anvilfire.com flaming anvil trademark logo copyright (c) 1998 Patrick J. Dempsey
     HOME!  |  STORE  |  Getting Started in Blacksmithing  
 
   Guru's Den   
   V.Hammer-In   
   Slack-Tub Pub II   
   Tailgate Sales   
   FAQs   
   Glossary   
   Links   
   NEWS!   
   Plans   
   Armoury   
   iForge How-To    
   Health and Safety   
   Book Reviews    
   eBooks On-line   
   Anvil Gallery   
   Vice Gallery   
  Calendar of Events  
   Story Page   
   AnvilCAM - II   
  Touchmark Reg.  
   Power Hammers   
   What's New   
Comic of the Week
   Daily Comics   
Daily Metalworking Comics!
   Webring Nexus   
   Our Sponsors   
anvilfire.com General Site
Welcome visitor from
United States Flag
United States
Country Counter

Tell them you found it on anvilfire.com!

International Ceramics Products

Blacksmithing and metalworking questions answered.



Anvils in America, THE book about anvils



Anvils, Amboß, l'enclume, incudine, el yunque, bigornia,
städ, incus, aambeeld, batente




















German and Austrian Pattern Anvils

Otto Schmirler Anvil Drawing Old German Anvil Image Copyright 2001 Jock Dempsey
ABOVE: Drawing of "Austrian" pattern anvil in Otto Schmirler's Shop from Werk und Werkzeg des Kunstschmieds and photo of a similar old anvil. Notice the tall rectangular waist and the gently curving heel with narrow edge. The Otto Schmirler anvils are cast steel but the old anvil above is probably a forging. Cast anvils generaly do not become so gracefuly swaybacked from use.
ABOVE: Modern cast steel anvil of similar pattern. Sadly the pattern maker missed the fine design points of the original. Notice the heavier heel and the cutout in the waist under the heel breaking the straight vertical line. The "church windows" do not continue to the base and extend above the line between horn and heel. The base is also considerably narrower than the classic pattern and the overall proportions are shorter. Also notice that the hardy hole is further out on the heel where it has less support. This is both good and bad. The good is that it leaves more open space on the face of the anvil. It is also easier for the foundryman to make the shorter cored hole. What is bad is that it is not nearly as solid a place for tooling as when supported next to the body. The thick heel is also a cast anvil convention, the pattern maker worrying about strength.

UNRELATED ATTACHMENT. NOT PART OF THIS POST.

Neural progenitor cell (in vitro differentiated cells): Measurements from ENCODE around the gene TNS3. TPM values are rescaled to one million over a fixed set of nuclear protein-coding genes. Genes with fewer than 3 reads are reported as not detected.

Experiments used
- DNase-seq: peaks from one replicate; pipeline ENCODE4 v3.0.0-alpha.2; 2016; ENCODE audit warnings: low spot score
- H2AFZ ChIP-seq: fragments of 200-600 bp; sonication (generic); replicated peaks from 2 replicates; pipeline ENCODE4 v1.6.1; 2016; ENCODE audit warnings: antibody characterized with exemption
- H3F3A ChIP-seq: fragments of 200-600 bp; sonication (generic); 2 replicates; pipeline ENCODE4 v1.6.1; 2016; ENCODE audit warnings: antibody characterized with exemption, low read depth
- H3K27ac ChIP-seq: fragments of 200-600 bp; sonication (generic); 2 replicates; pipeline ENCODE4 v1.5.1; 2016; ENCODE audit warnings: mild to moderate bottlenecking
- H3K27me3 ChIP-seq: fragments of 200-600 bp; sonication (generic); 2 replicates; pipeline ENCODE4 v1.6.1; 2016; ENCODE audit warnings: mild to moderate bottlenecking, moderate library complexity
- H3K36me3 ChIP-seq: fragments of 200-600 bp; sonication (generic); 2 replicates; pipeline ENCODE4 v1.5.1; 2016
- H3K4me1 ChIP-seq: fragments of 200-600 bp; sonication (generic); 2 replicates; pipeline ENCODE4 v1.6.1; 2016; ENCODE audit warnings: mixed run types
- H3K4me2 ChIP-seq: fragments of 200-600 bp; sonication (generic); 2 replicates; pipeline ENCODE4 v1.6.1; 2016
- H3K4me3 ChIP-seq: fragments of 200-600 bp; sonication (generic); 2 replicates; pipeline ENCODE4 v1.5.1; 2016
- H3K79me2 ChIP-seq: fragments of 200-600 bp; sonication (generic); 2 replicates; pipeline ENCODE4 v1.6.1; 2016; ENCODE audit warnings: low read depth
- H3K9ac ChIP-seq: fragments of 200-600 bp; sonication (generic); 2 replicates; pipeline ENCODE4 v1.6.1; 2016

German Anvil - Copyright 1999 Jock Dempsey

 

German Double Horned Anvil in Josh Greenwood's blacksmith shop. This 450# forged anvil was purchased in Germany. It is the anvil featured in the scale drawing below. EuroAnvils referenced this drawing to make their "Euro Anvil" Click for full drawing.

Drawing Copyright 2000 Jock Dempsey, Click for details

Peddinghaus photo Copyright 2003 Jock Dempsey Peddinghaus photo Copyright 2003 Jock Dempsey
The Peddinghaus is similar to the classic double horned German anvil but does not quite have the classic lines of the old forged anvil. The "classic" anvil shapes are like other things that the patterns were perfected long ago. Like the pattern of the Stradivarious violin and the English leg vise these designs were perfected many years ago and should not be deviated from without much study. Differing from these patterns is always a gamble and should be considered carefully by manufacturers. What the Peddinghaus loses from the clasic style is a distinctive style of its own. It has a wider body and large base making it a very steady solid anvil.
1912 German anvil

LEFT: 1912 German double horn with side clip and sloped edge. Detail from Gill Fahrenwald 2006 Military Blacksmiths Calendar, September.

Old German Anvil
Old German Anvil Photo
anvilfire Anvil Gallery : Old no-name German anvil with sloped size and clip. A clasic shape from the region.

Old style German Hornless anvil

RIGHT: Antique German (or French?) Hornless style anvil. These were popular throughout Europe and the style dates at least from the 1600's. Bernard Tappel's shop, BAM.

 

Armorers? Anvil - Copyright 1999 Jock Dempsey - Click for details LEFT: It has been speculated that this is an armorer's pattern anvil and that the flat back side is so that it can be laid on its side and the "church window" depressions used for forming curved items like arm and leg armor. It also sets on end so the large radi can be used.

This is another anvil pattern with clean classic lines that appear to have been developed over a period of time. From the Josh Greenwood collection.

Click image for more views.



References and Links



anvilfire images


anvilfire collection anvil images
Rare and ancient European and Early American anvils.

Anvil collection images
Anvil Collections Gallery Index
Return to the Anvil Gallery index.

Counter GSC Copyright © 2009 anvilfire.com